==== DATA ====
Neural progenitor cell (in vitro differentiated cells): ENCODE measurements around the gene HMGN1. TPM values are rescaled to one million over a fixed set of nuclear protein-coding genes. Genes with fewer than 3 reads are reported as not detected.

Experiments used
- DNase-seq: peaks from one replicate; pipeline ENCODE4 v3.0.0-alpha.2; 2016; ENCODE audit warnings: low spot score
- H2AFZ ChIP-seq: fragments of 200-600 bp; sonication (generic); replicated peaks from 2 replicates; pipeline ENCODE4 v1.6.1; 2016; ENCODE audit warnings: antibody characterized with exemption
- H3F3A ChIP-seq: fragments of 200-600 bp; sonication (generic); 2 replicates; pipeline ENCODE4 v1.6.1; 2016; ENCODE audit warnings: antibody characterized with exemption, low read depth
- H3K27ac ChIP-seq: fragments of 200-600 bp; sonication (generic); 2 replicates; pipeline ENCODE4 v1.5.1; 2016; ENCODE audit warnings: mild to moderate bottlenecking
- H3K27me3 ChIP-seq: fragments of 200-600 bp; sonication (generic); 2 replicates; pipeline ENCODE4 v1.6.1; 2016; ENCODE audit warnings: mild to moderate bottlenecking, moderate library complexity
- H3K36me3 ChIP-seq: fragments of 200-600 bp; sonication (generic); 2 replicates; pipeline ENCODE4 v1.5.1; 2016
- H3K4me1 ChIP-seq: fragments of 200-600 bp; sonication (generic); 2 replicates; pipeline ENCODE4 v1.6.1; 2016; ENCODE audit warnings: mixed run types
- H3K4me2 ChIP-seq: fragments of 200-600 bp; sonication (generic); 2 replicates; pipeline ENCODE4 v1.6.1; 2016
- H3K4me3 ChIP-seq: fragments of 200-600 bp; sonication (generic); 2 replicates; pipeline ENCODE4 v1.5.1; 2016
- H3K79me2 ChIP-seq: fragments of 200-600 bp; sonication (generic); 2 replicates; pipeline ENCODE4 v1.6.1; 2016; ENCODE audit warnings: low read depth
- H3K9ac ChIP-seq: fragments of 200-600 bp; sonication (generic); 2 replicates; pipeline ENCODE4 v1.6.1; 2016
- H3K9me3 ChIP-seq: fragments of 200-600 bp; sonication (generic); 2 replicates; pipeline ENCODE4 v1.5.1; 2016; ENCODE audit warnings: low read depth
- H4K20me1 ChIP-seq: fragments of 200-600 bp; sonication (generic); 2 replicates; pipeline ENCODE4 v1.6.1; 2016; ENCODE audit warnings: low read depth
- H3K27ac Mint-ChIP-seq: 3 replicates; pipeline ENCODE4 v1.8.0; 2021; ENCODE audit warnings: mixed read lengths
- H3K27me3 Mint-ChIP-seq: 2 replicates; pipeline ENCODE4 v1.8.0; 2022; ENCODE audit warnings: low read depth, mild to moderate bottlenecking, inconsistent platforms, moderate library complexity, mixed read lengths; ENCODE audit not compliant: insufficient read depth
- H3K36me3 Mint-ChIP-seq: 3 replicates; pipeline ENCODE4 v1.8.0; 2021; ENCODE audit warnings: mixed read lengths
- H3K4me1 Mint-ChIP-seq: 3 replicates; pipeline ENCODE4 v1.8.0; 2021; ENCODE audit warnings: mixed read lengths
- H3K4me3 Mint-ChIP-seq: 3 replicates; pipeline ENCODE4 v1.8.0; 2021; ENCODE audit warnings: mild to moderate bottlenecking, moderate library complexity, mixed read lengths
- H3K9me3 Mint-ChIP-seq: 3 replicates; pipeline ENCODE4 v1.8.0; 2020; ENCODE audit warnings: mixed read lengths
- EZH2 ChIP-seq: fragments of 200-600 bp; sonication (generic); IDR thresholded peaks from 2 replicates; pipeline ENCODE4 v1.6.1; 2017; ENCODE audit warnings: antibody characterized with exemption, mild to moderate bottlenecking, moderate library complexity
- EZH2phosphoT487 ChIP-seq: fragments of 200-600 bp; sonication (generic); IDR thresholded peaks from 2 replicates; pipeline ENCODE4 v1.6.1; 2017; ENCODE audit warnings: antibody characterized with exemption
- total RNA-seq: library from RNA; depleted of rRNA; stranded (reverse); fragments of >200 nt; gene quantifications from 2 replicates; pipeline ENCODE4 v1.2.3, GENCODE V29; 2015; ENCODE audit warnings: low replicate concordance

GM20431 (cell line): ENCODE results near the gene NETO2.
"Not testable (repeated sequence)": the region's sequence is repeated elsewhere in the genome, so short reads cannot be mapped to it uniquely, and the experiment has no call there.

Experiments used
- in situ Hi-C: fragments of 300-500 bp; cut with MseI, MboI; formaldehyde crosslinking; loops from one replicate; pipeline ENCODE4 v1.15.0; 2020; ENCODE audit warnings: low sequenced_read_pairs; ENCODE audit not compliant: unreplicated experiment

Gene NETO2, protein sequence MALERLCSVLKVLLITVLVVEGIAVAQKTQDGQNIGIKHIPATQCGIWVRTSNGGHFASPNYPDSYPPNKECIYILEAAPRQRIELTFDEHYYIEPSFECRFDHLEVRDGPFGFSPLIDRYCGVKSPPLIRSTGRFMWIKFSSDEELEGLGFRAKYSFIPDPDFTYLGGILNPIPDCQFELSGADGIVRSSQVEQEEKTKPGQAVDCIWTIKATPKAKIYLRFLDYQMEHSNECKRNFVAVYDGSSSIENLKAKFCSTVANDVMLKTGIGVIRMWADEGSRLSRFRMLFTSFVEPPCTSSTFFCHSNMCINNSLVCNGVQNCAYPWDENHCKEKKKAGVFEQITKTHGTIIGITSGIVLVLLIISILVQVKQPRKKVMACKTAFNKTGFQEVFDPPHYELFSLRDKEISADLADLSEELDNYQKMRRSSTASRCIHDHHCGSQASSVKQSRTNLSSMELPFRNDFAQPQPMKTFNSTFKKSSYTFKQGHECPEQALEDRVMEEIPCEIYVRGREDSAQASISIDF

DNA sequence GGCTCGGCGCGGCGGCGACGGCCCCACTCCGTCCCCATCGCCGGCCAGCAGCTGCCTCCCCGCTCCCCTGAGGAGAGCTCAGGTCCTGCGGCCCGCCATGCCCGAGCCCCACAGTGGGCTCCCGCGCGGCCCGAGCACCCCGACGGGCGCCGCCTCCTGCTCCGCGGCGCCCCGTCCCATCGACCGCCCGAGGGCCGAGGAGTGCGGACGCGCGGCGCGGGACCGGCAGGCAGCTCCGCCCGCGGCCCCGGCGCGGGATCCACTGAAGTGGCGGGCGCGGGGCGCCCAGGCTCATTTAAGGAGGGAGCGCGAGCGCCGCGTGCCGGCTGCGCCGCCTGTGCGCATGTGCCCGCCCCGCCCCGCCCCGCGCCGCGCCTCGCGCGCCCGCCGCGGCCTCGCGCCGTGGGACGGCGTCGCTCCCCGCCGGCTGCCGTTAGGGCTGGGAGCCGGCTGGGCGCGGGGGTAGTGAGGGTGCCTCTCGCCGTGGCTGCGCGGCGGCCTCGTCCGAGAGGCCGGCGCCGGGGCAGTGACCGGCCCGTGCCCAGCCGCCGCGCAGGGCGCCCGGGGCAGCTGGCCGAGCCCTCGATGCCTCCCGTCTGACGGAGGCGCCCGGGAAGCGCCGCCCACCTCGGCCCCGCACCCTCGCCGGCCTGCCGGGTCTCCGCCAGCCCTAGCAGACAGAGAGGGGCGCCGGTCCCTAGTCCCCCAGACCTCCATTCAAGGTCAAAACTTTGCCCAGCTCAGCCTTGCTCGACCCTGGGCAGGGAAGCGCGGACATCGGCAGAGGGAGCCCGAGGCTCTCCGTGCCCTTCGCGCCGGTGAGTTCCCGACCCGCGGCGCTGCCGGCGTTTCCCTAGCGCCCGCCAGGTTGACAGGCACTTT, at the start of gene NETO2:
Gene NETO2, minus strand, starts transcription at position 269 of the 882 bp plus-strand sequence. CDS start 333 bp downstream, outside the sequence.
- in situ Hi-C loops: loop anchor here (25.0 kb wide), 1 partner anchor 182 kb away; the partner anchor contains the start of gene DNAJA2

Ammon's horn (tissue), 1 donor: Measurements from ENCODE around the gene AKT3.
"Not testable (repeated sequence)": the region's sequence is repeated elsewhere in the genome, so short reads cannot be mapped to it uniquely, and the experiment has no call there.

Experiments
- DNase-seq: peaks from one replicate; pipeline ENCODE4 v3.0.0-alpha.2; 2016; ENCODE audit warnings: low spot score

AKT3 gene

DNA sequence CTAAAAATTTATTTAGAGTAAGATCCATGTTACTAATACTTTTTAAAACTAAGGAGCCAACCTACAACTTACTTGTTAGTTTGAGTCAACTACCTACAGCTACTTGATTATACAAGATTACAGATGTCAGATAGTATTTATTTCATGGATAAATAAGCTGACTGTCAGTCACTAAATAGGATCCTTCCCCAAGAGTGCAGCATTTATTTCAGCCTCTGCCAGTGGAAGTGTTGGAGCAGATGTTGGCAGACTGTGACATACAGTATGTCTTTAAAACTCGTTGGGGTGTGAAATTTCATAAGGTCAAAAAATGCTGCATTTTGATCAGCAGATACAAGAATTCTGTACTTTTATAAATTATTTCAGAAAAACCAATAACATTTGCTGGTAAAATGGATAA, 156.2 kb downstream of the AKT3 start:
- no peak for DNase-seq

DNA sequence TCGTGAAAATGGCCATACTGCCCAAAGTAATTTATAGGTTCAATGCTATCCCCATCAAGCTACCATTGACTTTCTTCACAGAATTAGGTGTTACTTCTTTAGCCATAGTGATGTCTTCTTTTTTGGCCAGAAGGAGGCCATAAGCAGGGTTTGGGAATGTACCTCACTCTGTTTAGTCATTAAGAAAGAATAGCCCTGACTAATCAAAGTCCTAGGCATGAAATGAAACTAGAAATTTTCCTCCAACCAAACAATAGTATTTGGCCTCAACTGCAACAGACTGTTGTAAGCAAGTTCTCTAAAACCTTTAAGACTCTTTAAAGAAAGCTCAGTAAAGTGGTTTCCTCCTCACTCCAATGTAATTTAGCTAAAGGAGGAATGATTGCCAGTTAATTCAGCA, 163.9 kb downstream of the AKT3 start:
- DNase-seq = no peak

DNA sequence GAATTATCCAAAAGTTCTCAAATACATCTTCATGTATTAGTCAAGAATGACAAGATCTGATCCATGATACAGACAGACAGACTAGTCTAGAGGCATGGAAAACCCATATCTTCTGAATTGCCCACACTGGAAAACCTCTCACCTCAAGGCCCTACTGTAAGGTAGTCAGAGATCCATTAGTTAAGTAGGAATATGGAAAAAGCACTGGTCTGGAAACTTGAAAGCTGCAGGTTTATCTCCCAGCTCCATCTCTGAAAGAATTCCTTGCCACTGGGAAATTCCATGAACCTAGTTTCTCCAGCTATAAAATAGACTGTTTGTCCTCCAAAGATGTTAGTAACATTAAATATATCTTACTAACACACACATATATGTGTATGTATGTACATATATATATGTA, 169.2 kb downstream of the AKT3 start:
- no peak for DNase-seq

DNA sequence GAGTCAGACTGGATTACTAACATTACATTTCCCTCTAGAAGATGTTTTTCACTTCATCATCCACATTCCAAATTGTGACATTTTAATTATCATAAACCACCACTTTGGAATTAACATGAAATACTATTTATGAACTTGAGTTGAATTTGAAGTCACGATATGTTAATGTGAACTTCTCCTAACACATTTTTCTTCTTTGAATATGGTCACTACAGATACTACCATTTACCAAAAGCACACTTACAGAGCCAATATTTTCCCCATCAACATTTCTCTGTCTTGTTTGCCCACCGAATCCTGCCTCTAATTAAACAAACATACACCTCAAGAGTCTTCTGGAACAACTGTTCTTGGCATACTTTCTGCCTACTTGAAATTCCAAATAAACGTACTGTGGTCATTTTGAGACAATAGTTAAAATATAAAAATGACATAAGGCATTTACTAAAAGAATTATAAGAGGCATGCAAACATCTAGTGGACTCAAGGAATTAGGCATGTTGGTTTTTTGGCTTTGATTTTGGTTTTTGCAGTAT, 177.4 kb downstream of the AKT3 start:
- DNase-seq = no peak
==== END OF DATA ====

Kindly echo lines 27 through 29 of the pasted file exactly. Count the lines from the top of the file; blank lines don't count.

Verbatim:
Experiments used
- in situ Hi-C: fragments of 300-500 bp; cut with MseI, MboI; formaldehyde crosslinking; loops from one replicate; pipeline ENCODE4 v1.15.0; 2020; ENCODE audit warnings: low sequenced_read_pairs; ENCODE audit not compliant: unreplicated experiment

Gene NETO2, protein sequence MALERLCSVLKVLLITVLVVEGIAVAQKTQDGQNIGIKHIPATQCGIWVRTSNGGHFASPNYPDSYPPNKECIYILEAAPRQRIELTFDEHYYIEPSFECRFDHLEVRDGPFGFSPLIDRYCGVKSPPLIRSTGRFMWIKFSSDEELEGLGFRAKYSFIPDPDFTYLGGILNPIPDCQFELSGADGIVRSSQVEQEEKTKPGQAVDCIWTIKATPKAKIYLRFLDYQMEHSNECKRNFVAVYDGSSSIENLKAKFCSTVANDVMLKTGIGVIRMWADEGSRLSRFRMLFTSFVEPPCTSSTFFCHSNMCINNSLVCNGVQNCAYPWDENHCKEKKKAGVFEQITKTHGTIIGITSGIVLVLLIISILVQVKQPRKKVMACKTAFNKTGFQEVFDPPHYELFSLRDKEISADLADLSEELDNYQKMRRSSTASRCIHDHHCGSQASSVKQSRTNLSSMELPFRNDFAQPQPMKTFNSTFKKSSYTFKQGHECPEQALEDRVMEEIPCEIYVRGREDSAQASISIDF